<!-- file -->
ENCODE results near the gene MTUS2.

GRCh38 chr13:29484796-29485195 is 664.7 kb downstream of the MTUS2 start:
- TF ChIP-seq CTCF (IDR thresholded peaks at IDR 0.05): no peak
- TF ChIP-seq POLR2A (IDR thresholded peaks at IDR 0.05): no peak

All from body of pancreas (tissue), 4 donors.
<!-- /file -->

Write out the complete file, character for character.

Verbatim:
ENCODE results near the gene MTUS2.

GRCh38 chr13:29484796-29485195 is 664.7 kb downstream of the MTUS2 start:
- TF ChIP-seq CTCF (IDR thresholded peaks at IDR 0.05): no peak
- TF ChIP-seq POLR2A (IDR thresholded peaks at IDR 0.05): no peak

All from body of pancreas (tissue), 4 donors.